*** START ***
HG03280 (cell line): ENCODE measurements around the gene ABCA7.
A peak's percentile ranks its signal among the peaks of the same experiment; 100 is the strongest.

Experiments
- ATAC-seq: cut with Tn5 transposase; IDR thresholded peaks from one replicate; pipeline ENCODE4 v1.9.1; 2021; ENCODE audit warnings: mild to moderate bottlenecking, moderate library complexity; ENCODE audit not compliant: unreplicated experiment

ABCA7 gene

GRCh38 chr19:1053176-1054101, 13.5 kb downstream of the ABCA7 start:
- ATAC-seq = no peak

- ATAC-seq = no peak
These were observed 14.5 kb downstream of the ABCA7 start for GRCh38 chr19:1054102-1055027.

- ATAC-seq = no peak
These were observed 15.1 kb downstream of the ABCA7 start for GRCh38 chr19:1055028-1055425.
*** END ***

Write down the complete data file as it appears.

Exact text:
HG03280 (cell line): ENCODE measurements around the gene ABCA7.
A peak's percentile ranks its signal among the peaks of the same experiment; 100 is the strongest.

Experiments
- ATAC-seq: cut with Tn5 transposase; IDR thresholded peaks from one replicate; pipeline ENCODE4 v1.9.1; 2021; ENCODE audit warnings: mild to moderate bottlenecking, moderate library complexity; ENCODE audit not compliant: unreplicated experiment

ABCA7 gene

GRCh38 chr19:1053176-1054101, 13.5 kb downstream of the ABCA7 start:
- ATAC-seq = no peak

- ATAC-seq = no peak
These were observed 14.5 kb downstream of the ABCA7 start for GRCh38 chr19:1054102-1055027.

- ATAC-seq = no peak
These were observed 15.1 kb downstream of the ABCA7 start for GRCh38 chr19:1055028-1055425.